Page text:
Managing Anger and Trauma

Anger Management or Trauma/PTSD Treatment?

Anger is neither good nor bad. Like most emotions, it’s perfectly healthy and normal and helps motivate us to take an action of some sort. Healthy aggression helps you to set good boundaries and spurs you to get what you want. Anger becomes a problem when it harms you or others. This is often the case when anger is the result of traumas or PTSD.

anger, PTSD, angry outbursts, anger managment, trauma,If your temper leans towards the hot side, you probably feel there’s little you can do to cool it down. But with focused intention and practice, you can learn to calm the triggers that set you off and gain control over how you express your emotions. When you do, you will start to develop better relationships, get what you want more easily, and lead a more satisfying life.

Sometimes, however, anger is the result of traumas in the past and the body’s reactions to them that continue to manifest in the present. If that is the case, then learning techniques to manage anger will yield poor results. Then in addition to anger, you’ll probably start feeling frustration and guilt over your inability to master your anger, which will make you more angry.

If you anger seems uncontrollable, it could be due these past traumas that influence your emotions and behaviors today. In that case, seeking treatment for the traumas is the only way to truly rid yourself of uncontrollable anger. Seek help now. Don’t wait.

How can you tell if you need something more serious than anger management?

  • No matter what you try, you constantly feel angry and frustrated.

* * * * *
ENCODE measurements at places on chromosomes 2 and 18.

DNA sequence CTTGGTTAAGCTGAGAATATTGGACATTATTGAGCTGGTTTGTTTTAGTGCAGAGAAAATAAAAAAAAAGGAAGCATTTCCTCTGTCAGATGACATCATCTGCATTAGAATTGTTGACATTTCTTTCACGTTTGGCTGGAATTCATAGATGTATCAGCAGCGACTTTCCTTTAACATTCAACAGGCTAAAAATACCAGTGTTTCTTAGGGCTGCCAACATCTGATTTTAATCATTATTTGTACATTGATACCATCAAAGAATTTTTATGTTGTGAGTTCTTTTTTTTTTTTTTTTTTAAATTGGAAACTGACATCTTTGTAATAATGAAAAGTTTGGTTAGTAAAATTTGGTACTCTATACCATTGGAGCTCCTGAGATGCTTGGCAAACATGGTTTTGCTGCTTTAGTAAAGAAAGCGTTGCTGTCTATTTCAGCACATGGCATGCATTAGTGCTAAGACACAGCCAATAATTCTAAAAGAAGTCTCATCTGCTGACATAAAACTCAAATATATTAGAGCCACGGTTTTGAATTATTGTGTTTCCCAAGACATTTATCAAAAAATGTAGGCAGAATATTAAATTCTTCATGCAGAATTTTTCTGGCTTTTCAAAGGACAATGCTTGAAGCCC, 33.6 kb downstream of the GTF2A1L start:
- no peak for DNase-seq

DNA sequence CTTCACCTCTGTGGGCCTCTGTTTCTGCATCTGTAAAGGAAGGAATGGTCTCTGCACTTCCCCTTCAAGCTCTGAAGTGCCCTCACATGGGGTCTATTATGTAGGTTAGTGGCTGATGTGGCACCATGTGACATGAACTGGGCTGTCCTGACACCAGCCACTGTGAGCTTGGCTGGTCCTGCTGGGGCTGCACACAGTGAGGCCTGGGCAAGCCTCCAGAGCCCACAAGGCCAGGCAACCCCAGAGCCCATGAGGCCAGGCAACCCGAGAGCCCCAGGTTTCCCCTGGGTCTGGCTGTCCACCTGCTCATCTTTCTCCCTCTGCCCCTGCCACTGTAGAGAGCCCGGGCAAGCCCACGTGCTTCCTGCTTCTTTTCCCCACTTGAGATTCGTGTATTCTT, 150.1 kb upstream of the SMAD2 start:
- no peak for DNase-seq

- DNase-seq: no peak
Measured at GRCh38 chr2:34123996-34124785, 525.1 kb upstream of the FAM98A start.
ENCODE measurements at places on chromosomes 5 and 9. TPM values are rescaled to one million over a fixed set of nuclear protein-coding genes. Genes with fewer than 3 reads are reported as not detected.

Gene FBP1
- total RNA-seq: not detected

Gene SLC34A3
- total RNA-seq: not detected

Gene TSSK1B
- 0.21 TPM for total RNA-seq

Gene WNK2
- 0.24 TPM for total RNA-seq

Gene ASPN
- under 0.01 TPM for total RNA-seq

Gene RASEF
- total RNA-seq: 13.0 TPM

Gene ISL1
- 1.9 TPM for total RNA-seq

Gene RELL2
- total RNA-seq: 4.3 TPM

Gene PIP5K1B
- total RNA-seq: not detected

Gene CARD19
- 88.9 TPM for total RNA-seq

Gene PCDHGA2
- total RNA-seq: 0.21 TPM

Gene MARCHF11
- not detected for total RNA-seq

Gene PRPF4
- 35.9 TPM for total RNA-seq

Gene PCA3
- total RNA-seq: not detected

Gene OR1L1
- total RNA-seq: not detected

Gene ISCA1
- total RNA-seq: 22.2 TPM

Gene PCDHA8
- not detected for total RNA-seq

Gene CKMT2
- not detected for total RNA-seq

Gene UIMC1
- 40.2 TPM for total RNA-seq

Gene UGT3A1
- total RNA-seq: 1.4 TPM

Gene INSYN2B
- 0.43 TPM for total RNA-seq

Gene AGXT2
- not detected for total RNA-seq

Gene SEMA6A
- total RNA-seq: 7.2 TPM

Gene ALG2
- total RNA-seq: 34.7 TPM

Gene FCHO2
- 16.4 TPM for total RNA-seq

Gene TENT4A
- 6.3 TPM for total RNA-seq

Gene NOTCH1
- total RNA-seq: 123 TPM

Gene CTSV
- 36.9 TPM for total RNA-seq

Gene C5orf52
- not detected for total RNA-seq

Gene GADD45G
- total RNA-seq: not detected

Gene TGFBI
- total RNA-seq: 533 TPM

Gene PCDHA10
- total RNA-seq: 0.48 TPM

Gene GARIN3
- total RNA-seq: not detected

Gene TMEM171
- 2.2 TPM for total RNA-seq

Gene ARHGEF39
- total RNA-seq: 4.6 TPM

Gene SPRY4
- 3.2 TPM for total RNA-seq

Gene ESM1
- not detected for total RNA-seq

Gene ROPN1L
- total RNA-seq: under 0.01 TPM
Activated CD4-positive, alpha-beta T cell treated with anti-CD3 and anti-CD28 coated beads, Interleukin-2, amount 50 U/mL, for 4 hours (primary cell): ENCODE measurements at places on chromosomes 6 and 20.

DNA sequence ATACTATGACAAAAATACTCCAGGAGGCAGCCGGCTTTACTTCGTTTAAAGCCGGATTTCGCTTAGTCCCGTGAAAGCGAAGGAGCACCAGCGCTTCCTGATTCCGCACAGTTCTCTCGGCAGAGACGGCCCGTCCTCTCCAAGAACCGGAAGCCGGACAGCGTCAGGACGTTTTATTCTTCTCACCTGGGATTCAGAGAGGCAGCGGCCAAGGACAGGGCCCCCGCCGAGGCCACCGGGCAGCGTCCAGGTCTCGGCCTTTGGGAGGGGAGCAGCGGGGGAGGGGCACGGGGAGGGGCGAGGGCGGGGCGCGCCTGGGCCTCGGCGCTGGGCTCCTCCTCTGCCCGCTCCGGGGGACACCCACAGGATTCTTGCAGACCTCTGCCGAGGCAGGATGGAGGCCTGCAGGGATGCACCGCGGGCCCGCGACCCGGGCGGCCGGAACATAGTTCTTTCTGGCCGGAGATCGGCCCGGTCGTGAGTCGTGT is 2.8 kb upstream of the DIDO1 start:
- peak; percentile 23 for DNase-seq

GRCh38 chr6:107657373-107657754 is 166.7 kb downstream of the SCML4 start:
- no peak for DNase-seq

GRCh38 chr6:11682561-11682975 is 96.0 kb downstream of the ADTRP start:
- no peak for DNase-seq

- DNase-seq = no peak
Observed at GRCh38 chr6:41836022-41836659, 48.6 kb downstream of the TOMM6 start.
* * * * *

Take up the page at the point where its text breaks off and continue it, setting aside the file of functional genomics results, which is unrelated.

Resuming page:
• If your anger causes problems at work.
  • If your temper damages your relationships at home and at work.
  • You avoid people and going places where you feel like you can’t control your anger.
  • If you have ever had run-ins with the law due to your anger.
  • If you have ever been involved in physical violence due to your anger.

Somatic-based therapies provide the best treatments for anger. They work with the way the neurology in the body has responded to past traumas and help the nervous system to reorganize itself so it responds to aggravating situations in a more appropriate manner. Personally, I recommend Somatic Experiencing, perhaps the best and most thorough of the body-based techniques.

It you’re interested in a free eBook on anger techniques, click here. However, if you’d like more information of trauma treatment, especially if you know you have a history of traumas or PTSD, then click here.

You don’t have to live with anger anymore.

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2 Responses to Managing Anger and Trauma

  1. I’m so glad to hear you say that anger is not good or bad, because then I don’t have to add guilt (for getting angry) to my list of negative emotions. 🙂

    Could I ask a clarifying question about trauma please?

    What is a good definition of “trauma”? Does it have to be one major event, or can it me an accumulation of a lifetime of small things that build up? How do you know if your anger, fear, resentment, etc stem from trauma?

    Thank you!

    • L. Kessler says:

      Trauma is any situation or event, either experienced or witnessed, that is perceived as life-threatening and overwhelms the nervous system. Shock traumas tend to be one-time events, such as a car accident, mugging, a fall or accident, etc. Other traumas are ongoing and experienced over a long period of time, such as physical or emotional abuse in childhood, living with an alcoholic parent, repeated medical or dental procedure, etc. We all experience feelings such as anger, fear, and resentment. They are probably due to trauma if they are experienced frequently, are debilitating, are suddenly evoked without real cause or beyond what the moment calls for, or damage relationships and one’s sense of aliveness. Traumas don’t always express themselves as feelings. Sometimes weight gain, pain that pops up first in one place in the body and then another, sleeplessness, anxiety, sore muscles, weak muscles, and much more can be the effects of past traumas. Chronic Fatigue Syndrome, Fibromyalgia, Lupus, Chronic Bowel Syndrome, and other syndromes can find their sources in trauma. That is the nefarious nature of trauma–the symptoms appear years, sometimes decades, after the event. So the link to a specific trauma is never made.

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